This review is sponsored by
|Running Time||73:33 Minutes|
|RSDL/Flipper||No/No||Cast & Crew|
Universal Home Video
|Pan & Scan/Full Frame||Full Frame||English (Dolby Digital 2.0, 384Kb/s)|
|Widescreen Aspect Ratio||None|
|Original Aspect Ratio||1.33:1||
|Subtitles||None||Annoying Product Placement||No|
|Action In or After Credits||No|
Tom Petty began making these videos before there even was an MTV, although the early ones show a lot less creativity than those which were created after the rise of that awful channel. The collection really hits its stride with You Got Lucky, the last of the videos to be directed by Jim Lenahan. My favourite video, of course, would be the Alice-In-Wonderland-on-PCP-style Don't Come Around Here No More. As a matter of fact, this exceptionally odd-ball video is the entire reason I stuck my hand up for this disc in the first place. The use of surreal and imaginative imagery really makes a big difference, and it is amazing how much more interesting a promotional video looks when some creativity has come into the equation.
The tracklisting for this DVD is as follows:
The transfer is presented in an aspect ratio of 1.33:1, and it is not 16x9 Enhanced. Given that the last of these videos was recorded in 1993, I doubt that Tom Petty or the directors had a widescreen ratio in mind when they shot these promotional clips.
The transfer is very sharp at all times, with a gradual improvement in sharpness overall as the videos get more recent. There were no problems with low-level noise. Mildly distracting grain is an issue during parts of Into The Great Wide Open, during some of the video footage showing the story detailed in the lyrics, but thankfully there are no such problems anywhere else in the transfer.
The colour saturation of this transfer is mostly impeccable, with every colour being as evenly balanced and well-represented as possible. There was some minor discolouration at the top of the frame towards the end of You Got Lucky, but this would more than likely be a source material issue rather than a fault of the transfer.
MPEG artefacts weren't a problem at all in this transfer, with the bitrate almost always at the DVD maximum rate of ten megabits per second, and the surprisingly clean source material giving the compression very little to stress over. Film-to-video artefacts consisted of some mild aliasing from time to time that wasn't particularly bothersome or even noticeable in most cases. A ghost-like outline surrounds the musicians during I Won't Back Down, but it wouldn't surprise me to learn that this was an intentional effect given that there is no noise in these outlines, and they disappear during certain segments of the video. Film artefacts consisted of numerous nicks and scratches on the negative, as well as the occasional black and white flecks, but these were mostly confined to the early videos. By the time Don't Come Around Here No More began, the picture became so clean that one could be forgiven for thinking these videos were shot yesterday.
There are no subtitles on this disc, which was somewhat frustrating given that I wanted to sing along with Don't Come Around Here No More, but couldn't understand most of what Tom Petty was actually singing.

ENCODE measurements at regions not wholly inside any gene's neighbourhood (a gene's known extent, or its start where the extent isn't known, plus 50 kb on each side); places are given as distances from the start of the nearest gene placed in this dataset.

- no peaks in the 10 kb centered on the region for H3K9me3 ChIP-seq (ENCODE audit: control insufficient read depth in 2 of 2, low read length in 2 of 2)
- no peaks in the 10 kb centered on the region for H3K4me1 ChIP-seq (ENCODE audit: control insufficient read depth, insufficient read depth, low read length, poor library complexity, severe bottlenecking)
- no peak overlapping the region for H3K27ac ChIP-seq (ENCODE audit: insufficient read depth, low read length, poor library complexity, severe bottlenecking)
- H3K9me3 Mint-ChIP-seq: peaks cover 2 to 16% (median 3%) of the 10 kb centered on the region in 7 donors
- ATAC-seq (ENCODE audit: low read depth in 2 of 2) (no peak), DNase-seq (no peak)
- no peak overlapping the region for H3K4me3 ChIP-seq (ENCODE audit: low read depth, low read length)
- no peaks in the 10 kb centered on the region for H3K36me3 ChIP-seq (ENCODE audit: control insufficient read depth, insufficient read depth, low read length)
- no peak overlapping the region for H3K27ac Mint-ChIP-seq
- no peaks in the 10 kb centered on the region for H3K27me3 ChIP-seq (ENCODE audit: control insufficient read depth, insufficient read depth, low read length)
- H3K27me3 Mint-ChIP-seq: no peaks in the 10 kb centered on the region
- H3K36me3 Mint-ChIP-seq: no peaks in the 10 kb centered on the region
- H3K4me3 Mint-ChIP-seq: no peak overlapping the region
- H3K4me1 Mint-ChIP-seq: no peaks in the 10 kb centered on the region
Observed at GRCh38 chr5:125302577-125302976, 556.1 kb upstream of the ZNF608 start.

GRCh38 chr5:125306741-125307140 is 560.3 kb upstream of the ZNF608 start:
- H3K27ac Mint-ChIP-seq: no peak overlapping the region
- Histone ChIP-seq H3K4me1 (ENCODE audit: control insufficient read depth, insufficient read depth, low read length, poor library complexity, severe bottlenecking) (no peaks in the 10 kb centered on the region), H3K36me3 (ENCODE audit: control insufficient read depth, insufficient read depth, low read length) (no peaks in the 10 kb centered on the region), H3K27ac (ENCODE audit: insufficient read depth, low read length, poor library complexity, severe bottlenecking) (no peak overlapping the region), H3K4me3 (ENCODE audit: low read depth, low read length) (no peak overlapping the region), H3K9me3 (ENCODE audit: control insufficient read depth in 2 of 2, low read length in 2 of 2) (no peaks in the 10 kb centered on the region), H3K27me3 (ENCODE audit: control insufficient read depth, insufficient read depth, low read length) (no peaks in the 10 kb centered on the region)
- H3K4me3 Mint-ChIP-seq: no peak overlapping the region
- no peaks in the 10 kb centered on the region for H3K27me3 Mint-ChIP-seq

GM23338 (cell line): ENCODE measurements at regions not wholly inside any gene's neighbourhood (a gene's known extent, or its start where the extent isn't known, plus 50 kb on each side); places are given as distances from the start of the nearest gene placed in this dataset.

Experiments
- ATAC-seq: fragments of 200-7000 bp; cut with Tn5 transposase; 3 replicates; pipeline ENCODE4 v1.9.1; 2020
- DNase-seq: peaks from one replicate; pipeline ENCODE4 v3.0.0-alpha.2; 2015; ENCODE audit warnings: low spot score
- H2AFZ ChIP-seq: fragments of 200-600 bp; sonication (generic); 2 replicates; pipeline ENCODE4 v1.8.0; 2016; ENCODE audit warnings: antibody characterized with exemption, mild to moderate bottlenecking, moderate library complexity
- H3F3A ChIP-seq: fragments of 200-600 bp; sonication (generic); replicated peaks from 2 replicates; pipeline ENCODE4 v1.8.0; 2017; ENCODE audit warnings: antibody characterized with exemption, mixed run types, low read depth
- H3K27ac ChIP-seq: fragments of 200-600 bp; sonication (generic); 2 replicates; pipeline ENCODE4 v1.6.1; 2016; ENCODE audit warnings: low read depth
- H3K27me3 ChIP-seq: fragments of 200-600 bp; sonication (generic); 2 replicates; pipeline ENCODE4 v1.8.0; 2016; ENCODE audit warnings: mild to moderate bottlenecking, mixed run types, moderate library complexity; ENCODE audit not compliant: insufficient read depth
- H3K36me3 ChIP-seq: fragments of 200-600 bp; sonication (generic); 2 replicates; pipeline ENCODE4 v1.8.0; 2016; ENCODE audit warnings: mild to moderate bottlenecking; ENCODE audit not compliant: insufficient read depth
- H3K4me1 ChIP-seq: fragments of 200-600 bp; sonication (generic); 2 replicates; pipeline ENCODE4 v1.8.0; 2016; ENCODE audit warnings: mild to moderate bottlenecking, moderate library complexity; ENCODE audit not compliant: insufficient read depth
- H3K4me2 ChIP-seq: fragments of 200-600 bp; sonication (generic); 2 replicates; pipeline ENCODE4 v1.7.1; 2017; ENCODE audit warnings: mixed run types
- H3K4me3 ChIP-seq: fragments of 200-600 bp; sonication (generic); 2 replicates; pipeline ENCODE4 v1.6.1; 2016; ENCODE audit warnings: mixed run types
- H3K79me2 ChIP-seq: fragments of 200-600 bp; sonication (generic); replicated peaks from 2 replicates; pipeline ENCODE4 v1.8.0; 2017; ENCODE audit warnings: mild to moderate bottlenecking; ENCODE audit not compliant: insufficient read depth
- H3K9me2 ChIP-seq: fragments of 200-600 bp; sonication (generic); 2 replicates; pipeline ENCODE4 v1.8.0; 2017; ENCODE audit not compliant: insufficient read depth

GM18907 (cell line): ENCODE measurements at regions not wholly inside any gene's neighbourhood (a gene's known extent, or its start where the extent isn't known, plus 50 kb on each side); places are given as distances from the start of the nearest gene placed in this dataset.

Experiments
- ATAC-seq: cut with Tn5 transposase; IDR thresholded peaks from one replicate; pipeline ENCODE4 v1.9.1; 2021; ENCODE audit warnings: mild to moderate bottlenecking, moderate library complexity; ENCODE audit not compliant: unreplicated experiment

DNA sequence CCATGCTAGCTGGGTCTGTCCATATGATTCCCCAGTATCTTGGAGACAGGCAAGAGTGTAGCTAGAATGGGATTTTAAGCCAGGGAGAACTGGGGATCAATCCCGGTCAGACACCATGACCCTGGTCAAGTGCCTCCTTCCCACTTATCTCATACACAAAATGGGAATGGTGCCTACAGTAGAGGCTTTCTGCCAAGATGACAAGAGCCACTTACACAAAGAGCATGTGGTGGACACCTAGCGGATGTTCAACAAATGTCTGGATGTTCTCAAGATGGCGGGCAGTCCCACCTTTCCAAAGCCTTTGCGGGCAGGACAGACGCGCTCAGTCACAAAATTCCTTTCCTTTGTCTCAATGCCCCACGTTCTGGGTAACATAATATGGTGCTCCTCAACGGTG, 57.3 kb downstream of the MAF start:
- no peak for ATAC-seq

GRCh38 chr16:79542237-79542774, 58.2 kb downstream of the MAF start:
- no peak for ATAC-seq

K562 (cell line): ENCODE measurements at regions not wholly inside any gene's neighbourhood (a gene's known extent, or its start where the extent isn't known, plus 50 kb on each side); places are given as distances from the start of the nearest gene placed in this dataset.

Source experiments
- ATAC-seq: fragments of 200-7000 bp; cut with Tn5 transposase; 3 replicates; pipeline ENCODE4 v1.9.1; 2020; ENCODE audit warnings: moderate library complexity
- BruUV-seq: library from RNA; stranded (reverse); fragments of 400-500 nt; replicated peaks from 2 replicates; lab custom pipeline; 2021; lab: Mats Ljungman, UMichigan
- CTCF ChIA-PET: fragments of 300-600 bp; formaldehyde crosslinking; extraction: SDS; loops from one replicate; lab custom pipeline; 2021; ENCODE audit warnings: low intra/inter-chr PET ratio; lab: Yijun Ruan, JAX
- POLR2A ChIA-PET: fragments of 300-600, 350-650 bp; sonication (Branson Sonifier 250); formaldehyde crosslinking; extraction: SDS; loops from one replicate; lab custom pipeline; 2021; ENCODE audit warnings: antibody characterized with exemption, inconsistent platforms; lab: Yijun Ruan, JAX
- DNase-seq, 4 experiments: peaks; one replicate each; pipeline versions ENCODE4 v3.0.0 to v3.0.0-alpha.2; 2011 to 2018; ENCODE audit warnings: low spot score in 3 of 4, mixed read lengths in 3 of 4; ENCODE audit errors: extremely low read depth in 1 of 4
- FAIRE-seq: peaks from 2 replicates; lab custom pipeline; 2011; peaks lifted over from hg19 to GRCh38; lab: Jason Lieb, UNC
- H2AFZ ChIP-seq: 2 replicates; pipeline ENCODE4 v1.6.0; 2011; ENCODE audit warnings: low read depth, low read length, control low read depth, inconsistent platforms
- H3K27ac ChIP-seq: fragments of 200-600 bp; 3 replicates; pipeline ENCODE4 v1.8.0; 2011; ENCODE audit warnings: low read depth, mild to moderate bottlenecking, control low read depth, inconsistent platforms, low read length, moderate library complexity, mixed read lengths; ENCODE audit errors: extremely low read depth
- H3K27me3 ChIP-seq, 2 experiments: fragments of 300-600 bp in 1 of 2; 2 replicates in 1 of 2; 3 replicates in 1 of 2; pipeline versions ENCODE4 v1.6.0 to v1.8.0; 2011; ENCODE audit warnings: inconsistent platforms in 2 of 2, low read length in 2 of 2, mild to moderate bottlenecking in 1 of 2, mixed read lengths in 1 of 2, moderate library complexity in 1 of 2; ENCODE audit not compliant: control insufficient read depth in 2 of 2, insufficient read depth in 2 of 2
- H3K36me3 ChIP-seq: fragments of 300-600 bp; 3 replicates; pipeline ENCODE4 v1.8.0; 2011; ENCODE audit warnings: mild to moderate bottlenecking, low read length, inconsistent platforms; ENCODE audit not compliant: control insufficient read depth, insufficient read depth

The vocals are always quite prominent in the mix, making them easy to understand for the most part, but the aforementioned Don't Come Around Here No More and later songs such as I Won't Back Down find Tom Petty's voice sounding rather unintelligible at times. This is as much the fault of the vocal style he used with these songs as the original recording engineer's, so this can be overlooked, particularly given how clear and focussed the other instruments always sound. There were occasional issues with audio sync, such as Tom Petty's lip movements not quite matching the sound, or a guitarist's finger movements not quite matching the timing of their notes, but these are normal problems for music videos.
The music by Tom Petty And The Heartbreakerscan be vaguely viewed as middle-of-the-road pop, but even the most radio-friendly songs here are more creative than what you'd find if you turned on the tuner today. Ironically, the most sinister-sounding song here, Don't Come Around Here No More, is the one that has gotten the most air play over the years.
Being that this is a straight stereo soundtrack, there was no activity from the surround channels. This was quickly forgotten, however, as the higher bitrate allowed much greater channel separation than is the norm for Dolby Digital 2.0 soundtracks. The subwoofer had a whale of a time supporting the bass and drums, adding a floor to the soundtrack that was tight and punchy, and it did so without becoming conspicuous.
The video quality is good, surprisingly so considering the age of most of the material.
The audio quality is excellent, building a great argument for the use of higher bitrate soundtracks.
There are no extras.
© Dean McIntosh (my
bio sucks... read it anyway)
April 7, 2001
|DVD||Toshiba SD-2109, using S-video output|
|Display||Samsung CS-823AMF (80 cm) in 16:9 and 4:3 modes, calibrated using the NTSC DVD version of Video Essentials.|
|Audio Decoder||Built In (Amplifier)|
|Amplification||Sony STR-DE835, calibrated using the NTSC DVD version of Video Essentials.|
|Speakers||Yamaha NS-45 Front Speakers, Yamaha NS-90 Rear Speakers, Yamaha NS-C120 Centre Speaker, JBL Digital 10 Active Subwoofer|